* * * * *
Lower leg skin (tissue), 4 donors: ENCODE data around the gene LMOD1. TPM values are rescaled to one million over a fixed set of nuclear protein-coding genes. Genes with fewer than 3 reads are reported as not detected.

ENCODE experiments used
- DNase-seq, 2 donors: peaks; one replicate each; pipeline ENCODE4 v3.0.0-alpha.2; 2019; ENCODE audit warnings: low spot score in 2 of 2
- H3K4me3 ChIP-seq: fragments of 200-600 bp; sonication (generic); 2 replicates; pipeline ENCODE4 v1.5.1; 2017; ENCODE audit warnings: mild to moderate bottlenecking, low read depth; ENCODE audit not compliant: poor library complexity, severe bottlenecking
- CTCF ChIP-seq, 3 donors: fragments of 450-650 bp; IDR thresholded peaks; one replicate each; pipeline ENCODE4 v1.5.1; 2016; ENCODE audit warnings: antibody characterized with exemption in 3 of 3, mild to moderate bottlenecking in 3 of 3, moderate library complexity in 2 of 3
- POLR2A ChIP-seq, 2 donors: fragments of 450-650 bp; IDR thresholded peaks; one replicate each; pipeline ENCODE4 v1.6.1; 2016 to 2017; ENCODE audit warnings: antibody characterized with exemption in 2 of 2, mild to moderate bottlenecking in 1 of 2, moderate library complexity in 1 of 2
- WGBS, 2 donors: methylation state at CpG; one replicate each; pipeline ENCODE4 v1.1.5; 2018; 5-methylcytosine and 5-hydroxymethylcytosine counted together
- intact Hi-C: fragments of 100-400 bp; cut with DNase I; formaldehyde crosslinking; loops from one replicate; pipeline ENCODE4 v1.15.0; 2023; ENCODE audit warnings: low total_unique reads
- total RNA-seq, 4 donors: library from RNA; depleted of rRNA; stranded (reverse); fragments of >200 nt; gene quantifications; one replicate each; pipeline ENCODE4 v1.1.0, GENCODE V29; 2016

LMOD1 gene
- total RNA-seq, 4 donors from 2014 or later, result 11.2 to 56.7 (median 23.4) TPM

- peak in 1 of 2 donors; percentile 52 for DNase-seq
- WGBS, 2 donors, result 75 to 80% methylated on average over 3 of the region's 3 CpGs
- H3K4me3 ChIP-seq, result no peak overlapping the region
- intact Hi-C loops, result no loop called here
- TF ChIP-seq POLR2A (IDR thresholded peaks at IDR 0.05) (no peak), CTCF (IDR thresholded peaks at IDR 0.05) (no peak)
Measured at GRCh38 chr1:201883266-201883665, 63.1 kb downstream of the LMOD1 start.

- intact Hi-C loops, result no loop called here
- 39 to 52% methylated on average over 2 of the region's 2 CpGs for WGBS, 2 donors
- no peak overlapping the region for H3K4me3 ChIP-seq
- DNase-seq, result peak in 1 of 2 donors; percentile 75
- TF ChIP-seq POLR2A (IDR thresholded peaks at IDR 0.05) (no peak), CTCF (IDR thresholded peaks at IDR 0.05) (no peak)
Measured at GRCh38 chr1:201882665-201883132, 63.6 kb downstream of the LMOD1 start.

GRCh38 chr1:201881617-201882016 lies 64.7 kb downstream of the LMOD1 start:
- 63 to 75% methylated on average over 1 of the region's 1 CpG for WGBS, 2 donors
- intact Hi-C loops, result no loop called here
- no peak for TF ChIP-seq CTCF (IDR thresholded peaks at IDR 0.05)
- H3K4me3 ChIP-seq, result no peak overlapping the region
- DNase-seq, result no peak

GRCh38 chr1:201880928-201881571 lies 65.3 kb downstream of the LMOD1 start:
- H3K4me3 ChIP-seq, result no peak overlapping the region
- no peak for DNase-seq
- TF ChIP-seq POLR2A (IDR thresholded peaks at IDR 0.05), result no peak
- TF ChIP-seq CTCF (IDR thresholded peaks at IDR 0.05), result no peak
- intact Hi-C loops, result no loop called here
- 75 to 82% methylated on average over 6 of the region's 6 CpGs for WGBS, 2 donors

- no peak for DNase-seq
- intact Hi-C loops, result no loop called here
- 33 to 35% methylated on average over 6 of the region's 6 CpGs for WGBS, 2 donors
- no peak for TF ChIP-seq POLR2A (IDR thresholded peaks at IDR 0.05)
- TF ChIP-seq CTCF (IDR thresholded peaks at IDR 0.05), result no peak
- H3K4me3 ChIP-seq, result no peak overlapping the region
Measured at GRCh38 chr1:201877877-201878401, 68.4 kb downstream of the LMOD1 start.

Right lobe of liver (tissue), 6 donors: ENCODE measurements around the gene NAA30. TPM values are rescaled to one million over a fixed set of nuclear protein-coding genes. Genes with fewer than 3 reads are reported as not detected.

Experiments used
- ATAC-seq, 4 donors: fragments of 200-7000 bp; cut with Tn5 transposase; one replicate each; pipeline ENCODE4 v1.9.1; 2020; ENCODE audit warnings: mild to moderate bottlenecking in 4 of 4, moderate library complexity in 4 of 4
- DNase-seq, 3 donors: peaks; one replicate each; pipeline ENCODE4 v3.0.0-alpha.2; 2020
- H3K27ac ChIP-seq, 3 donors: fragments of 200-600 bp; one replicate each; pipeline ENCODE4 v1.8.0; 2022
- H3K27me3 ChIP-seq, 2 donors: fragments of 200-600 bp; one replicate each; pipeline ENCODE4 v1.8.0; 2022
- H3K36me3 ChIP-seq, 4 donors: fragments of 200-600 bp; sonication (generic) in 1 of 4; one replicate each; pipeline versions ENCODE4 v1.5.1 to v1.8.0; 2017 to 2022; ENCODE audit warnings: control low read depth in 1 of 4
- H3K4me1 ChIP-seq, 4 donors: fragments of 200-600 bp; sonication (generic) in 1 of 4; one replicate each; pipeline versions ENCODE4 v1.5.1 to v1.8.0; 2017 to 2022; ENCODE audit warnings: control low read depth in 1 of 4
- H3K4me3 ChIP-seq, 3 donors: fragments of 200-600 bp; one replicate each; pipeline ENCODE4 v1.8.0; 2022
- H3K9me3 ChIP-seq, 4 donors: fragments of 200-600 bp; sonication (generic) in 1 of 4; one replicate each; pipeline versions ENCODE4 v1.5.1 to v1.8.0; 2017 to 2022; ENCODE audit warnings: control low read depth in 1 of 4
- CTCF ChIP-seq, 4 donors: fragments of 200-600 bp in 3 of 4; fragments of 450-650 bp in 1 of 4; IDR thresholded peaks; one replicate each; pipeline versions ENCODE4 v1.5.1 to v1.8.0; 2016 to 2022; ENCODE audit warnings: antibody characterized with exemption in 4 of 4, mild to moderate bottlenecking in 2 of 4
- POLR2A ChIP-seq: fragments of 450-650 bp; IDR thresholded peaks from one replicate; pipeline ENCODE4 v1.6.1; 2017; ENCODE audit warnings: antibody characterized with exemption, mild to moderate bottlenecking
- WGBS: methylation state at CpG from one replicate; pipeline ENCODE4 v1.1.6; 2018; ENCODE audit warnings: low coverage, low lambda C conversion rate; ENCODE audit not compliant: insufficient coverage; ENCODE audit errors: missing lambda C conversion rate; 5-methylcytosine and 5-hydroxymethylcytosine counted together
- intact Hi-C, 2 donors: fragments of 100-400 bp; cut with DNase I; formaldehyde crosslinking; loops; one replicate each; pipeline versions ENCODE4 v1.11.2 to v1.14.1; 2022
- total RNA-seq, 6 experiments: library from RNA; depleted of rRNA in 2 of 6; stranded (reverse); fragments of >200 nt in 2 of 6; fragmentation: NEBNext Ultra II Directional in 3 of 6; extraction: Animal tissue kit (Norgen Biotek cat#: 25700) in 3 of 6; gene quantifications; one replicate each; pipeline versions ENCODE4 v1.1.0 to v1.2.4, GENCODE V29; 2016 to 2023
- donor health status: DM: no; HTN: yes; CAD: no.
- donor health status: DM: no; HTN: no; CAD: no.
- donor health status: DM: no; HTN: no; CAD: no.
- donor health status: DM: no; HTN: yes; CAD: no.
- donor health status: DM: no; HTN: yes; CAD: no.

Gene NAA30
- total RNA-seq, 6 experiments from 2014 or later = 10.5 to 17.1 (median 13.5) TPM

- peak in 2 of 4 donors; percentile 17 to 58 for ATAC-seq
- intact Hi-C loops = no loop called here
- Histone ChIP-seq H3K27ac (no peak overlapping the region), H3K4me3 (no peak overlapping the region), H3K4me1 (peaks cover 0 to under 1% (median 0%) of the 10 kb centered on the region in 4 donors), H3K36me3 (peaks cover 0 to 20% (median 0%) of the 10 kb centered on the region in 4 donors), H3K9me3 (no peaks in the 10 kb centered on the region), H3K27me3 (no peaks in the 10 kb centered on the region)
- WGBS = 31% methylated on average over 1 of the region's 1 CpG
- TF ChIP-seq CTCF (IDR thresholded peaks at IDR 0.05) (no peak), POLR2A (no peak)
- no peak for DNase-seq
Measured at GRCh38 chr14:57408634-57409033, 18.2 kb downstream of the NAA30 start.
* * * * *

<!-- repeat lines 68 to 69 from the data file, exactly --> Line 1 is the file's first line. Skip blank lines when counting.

- Histone ChIP-seq H3K27ac (no peak overlapping the region), H3K4me3 (no peak overlapping the region), H3K4me1 (peaks cover 0 to under 1% (median 0%) of the 10 kb centered on the region in 4 donors), H3K36me3 (peaks cover 0 to 20% (median 0%) of the 10 kb centered on the region in 4 donors), H3K9me3 (no peaks in the 10 kb centered on the region), H3K27me3 (no peaks in the 10 kb centered on the region)
- WGBS = 31% methylated on average over 1 of the region's 1 CpG